'After the protests - China is not just shackling Hong Kong, it is remaking it'

'After the protests - China is not just shackling Hong Kong, it is remaking it'
'After the protests - China is not just shackling Hong Kong, it is remaking it'






BIG IDEA | ‘The old Hong Kong is gone. Judge Mr Xi’s China by what it builds in its place.’

The tyrannical moves by a nation's most implacable foe are seldom credited with any good intentions.

  • Yet for a foe to reach the level of implacability it has to have some vision that includes public goods that is coupled with its efforts to extend its dominance.
  • Without that that foe would be rightly labeled a 'tinpot dictator' and sooner rather than later consigned to a footnote.

And so it might be with Beijing and Hong Kong.

  • Beneath the wholesale repression may also be a desire to make Hong Kong 'better' according to Xi Jinping's own vision.

The problem for those us who abhor Xi's vision is crediting him with anything other than a desire to control the city.

  • That's what makes parts of ‘China is not just shackling Hong Kong, it is remaking it’ in The Economist so interesting.

Those parts convey the notion that beyond the obvious goal of bringing Hong Kong to heel, Mr. Xi wants to solve problems for benefit of the city.

  • Beijing’s electoral reforms aim to break the tycoons' influence in the legislature and in turn reduce income inequality and poor housing,
  • They also aim is to improve the quality of officials administering Hong Kong’s economy.

According to the article: ‘Talk to Chinese officials and state-backed scholars, as well as to pro-government politicians in Hong Kong, and they will insist that neutralising the opposition is a necessary step towards a greater goal:’

  • ‘Repairing flaws that render Hong Kong’s political and economic systems structurally unsound through a wholesale remodelling of its institutions and society.’

Beijing, it says, has ‘real concern about Hong Kong’s income inequality, which is among the most extreme in the developed world, and the cruelly high costs of housing in the territory.’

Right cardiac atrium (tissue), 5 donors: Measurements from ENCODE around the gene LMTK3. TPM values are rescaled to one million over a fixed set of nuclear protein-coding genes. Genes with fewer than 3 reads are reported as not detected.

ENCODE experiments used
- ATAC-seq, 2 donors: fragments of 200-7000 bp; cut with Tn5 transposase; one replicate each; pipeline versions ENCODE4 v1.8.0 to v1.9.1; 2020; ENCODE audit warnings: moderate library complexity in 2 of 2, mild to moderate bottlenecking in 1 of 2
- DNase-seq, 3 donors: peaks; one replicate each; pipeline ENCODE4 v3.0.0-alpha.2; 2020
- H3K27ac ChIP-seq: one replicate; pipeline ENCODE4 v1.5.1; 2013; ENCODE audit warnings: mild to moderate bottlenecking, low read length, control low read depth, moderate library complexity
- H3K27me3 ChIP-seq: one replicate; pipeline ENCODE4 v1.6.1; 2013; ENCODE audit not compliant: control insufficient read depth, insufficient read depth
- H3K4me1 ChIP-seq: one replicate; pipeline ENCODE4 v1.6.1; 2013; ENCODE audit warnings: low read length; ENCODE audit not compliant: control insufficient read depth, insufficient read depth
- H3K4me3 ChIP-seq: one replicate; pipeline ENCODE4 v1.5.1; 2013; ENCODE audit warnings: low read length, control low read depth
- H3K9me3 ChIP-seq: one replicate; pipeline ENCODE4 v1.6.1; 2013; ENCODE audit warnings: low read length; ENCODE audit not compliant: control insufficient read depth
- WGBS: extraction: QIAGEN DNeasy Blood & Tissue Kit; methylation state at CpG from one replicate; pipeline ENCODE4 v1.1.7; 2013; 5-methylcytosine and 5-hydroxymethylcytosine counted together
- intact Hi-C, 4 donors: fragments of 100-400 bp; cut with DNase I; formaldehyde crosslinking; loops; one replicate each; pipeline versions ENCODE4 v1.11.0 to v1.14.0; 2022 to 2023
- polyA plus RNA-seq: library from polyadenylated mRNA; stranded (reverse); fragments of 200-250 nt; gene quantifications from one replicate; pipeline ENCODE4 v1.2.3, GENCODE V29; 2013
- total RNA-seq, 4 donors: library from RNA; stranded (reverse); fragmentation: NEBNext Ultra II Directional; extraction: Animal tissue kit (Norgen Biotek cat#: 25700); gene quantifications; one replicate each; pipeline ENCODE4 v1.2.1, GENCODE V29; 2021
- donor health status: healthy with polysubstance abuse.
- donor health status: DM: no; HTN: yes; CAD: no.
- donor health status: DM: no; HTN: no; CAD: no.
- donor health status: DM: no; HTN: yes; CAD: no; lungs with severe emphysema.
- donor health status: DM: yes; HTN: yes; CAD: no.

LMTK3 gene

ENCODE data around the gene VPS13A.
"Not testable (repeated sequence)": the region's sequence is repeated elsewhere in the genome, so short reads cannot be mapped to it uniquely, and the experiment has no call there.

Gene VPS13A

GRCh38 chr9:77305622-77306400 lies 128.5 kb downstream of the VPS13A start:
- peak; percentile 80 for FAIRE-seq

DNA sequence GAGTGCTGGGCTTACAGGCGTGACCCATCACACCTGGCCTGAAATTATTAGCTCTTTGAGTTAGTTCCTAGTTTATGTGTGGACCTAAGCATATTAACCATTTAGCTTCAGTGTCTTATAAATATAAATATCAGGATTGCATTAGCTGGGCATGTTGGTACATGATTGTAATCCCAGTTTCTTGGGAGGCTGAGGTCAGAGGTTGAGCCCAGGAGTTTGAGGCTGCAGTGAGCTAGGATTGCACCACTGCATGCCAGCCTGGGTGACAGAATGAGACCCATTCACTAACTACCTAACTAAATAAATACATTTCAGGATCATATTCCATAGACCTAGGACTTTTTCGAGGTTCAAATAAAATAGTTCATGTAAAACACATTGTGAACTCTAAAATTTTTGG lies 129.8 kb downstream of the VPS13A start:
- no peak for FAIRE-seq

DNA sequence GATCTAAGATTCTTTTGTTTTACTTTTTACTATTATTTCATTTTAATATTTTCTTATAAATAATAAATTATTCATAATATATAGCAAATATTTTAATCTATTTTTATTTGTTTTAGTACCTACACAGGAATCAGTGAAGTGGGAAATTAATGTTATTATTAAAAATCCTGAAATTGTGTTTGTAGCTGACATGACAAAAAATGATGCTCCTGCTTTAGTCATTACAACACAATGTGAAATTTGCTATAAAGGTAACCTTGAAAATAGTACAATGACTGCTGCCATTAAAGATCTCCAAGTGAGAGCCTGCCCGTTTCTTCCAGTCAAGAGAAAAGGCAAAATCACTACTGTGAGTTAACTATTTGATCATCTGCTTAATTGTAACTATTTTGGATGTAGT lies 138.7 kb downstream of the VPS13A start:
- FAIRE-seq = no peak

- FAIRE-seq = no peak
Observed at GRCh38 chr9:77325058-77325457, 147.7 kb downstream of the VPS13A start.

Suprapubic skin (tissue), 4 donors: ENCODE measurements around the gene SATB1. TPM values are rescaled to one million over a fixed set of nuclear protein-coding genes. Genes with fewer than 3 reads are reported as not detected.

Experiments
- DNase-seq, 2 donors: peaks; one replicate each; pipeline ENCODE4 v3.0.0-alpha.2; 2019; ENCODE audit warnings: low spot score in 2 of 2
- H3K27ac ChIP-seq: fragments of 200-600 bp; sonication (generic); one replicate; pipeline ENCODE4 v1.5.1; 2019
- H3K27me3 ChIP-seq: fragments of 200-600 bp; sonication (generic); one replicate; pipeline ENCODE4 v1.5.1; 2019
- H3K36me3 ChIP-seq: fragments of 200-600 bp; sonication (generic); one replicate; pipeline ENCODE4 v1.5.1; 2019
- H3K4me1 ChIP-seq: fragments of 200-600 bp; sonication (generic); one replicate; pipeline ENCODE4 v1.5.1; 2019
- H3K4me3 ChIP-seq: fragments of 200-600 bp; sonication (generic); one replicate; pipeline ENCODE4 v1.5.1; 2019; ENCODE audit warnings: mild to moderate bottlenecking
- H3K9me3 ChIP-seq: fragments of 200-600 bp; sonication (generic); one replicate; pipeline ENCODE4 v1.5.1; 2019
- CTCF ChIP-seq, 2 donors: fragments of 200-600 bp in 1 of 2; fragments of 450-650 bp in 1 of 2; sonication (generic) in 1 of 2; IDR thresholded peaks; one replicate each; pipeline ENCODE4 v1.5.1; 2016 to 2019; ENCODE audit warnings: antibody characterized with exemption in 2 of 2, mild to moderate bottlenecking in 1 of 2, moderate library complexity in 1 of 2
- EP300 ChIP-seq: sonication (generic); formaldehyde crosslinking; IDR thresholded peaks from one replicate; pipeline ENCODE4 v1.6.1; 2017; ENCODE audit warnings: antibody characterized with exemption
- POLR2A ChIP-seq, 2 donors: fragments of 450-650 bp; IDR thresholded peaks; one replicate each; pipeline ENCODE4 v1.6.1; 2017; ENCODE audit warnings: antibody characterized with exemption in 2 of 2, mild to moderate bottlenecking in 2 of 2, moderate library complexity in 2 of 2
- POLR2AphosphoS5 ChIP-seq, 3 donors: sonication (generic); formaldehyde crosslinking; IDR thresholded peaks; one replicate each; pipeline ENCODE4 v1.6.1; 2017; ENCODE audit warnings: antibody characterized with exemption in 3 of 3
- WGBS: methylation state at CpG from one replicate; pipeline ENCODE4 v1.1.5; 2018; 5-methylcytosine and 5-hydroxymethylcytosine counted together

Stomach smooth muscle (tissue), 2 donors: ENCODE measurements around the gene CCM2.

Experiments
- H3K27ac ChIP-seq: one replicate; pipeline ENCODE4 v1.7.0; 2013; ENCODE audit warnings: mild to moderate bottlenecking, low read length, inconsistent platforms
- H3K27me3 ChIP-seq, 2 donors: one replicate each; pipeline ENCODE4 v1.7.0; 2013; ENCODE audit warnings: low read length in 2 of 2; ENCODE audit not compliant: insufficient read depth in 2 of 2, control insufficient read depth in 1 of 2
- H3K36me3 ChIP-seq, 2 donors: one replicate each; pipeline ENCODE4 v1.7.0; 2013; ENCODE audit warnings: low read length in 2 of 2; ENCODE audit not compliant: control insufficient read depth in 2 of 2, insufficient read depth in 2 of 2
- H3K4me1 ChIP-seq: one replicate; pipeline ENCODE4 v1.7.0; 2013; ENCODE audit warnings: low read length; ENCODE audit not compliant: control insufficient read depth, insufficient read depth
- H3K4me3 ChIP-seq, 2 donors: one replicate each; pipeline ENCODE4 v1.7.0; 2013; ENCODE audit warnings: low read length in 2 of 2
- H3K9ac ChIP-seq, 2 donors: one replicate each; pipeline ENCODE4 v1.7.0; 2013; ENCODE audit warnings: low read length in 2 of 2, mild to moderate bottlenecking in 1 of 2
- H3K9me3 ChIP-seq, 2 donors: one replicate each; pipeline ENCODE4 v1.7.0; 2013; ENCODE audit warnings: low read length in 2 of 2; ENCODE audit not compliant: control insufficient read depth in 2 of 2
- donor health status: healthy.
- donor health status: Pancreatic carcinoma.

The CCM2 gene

• ‘Officials in Beijing deny all blame for an unhappy Hong Kong and are impatient with Westerners who cast Hong Kong’s discontent as a clash between a freedom-loving public and despotic rulers: Marx has taught them that all politics is rooted in economic forces.’
  • ‘Their favoured scapegoats are foreign saboteurs and a small number of Hong Kong-Chinese oligarchs who have dominated the city’s property and retail sectors for generations.’

‘Western critics focus on the blow that the new election law lands on pro-democracy parties.’

  • ‘Chinese observers are equally interested in its changes to the Election Committee, which will give Beijing-appointed members the power to dilute the influence of the property tycoons.’

‘Beyond that assault on Hong Kong’s old-school business bosses, a wider campaign is brewing to craft a new “capitalism with Hong Kong characteristics”.’

  • ‘The ultimate target is the city’s whole laissez-faire, low-tax economic model, which some officials in Beijing grumble has been elevated to an almost religious creed by local oligarchs, foreign business leaders and civil servants.’
  • So much for ‘guaranteeing that Hong Kong’s capitalist way of life would continue for at least 50 years after the Union Flag was lowered.’

Also, ‘National leaders do not hide their exasperation with the low calibre of many who enter Hong Kong politics today.’

  • ‘Maria Tam Wai-Chu, a senior member of the National People’s Congress from Hong Kong, points to the global technology giants which have transformed Shenzhen, the gleaming megapolis that lies just across the border from Hong Kong, and laments that: “We are so backwards here in Hong Kong.” '
  • 'She would like to see technology experts or business executives appointed or elected to Legco, to help the city confront the 21st century.’

‘The old Hong Kong is gone.’

  • ‘Judge Mr Xi’s China by what it builds in its place.’

Much the same could have been said for the Nazi reforms in Germany in the 1930s.

  • For my part, it seems that Autobahns and Volkswagens were a bad trade for Germans’ freedom.
  • And it seems that most Hong Kongers feel the same about Mr. Xi’s plans to remake their city, good intentions or not.
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